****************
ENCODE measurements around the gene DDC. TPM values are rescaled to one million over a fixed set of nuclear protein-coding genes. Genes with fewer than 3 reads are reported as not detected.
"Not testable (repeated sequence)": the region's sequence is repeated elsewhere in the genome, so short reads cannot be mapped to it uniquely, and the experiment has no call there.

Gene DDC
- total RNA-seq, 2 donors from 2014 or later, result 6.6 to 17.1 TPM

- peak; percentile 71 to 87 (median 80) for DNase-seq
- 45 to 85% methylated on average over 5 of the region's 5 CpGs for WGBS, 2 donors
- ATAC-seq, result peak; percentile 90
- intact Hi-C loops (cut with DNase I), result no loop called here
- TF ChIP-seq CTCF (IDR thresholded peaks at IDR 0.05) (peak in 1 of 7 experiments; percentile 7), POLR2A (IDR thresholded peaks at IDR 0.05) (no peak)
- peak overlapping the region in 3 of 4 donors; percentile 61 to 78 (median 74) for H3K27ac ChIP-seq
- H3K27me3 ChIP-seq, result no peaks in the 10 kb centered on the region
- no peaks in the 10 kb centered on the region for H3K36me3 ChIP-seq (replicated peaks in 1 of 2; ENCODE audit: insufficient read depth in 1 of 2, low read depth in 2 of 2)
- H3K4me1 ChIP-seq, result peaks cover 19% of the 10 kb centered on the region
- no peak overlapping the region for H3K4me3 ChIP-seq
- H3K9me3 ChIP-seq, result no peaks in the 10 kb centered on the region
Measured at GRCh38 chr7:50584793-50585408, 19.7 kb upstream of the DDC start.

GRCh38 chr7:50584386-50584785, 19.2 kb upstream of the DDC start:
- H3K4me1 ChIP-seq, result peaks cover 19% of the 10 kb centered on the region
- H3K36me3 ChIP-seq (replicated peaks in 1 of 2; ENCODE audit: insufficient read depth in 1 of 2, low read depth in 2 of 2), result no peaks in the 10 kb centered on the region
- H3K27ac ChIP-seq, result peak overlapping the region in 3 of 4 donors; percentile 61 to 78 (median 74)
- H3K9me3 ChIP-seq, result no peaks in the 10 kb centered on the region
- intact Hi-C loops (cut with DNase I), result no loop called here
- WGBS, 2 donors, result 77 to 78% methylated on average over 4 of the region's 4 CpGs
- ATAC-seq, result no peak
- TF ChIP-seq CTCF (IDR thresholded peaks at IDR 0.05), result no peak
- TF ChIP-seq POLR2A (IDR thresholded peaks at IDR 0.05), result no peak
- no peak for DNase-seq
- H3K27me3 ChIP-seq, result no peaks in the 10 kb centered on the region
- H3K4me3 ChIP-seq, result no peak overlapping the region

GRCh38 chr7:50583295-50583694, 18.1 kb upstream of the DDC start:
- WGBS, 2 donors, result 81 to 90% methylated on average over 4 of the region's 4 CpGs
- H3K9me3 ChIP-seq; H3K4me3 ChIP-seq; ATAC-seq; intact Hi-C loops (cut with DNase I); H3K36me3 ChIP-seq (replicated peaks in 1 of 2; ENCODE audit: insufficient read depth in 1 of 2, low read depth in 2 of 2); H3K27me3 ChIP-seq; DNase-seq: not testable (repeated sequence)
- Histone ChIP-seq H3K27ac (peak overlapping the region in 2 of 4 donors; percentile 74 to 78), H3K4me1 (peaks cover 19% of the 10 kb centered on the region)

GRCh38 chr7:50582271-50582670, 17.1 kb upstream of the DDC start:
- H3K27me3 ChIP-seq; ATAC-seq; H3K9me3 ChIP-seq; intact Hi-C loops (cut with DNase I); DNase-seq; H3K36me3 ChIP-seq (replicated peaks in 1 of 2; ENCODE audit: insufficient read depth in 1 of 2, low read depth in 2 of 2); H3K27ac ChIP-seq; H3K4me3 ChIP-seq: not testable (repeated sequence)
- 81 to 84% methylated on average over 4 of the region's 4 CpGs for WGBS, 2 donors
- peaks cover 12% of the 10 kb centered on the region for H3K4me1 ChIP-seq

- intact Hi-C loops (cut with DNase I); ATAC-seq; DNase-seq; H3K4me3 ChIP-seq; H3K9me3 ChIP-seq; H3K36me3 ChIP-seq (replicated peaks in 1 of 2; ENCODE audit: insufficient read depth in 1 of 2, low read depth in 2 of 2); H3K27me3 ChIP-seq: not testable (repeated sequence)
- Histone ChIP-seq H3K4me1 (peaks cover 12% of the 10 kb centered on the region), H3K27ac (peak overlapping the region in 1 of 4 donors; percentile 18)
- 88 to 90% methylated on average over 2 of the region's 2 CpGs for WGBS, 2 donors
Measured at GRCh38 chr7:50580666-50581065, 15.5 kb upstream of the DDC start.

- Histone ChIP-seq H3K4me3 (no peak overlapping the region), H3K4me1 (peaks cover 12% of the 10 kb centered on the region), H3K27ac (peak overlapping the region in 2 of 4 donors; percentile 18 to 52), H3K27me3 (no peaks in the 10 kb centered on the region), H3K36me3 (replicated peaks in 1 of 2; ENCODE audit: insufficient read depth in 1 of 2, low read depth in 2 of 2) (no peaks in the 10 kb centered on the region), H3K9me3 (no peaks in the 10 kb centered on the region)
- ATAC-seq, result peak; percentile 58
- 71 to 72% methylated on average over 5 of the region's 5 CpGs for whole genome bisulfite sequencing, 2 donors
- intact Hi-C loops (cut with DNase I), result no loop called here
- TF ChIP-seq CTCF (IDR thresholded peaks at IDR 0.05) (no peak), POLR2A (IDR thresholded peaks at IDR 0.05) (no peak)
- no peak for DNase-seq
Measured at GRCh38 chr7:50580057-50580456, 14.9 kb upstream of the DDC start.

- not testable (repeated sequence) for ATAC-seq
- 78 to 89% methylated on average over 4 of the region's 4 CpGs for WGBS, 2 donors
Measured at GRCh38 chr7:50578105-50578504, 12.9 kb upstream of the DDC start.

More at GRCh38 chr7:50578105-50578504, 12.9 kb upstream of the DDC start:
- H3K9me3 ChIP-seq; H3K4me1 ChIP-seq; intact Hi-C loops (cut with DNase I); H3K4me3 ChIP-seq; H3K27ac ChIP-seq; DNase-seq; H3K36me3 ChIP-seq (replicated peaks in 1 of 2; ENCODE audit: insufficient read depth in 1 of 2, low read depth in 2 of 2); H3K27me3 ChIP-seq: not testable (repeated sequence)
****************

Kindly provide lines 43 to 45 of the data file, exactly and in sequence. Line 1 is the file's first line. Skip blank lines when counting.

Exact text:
- ATAC-seq, result peak; percentile 58
- 71 to 72% methylated on average over 5 of the region's 5 CpGs for whole genome bisulfite sequencing, 2 donors
- intact Hi-C loops (cut with DNase I), result no loop called here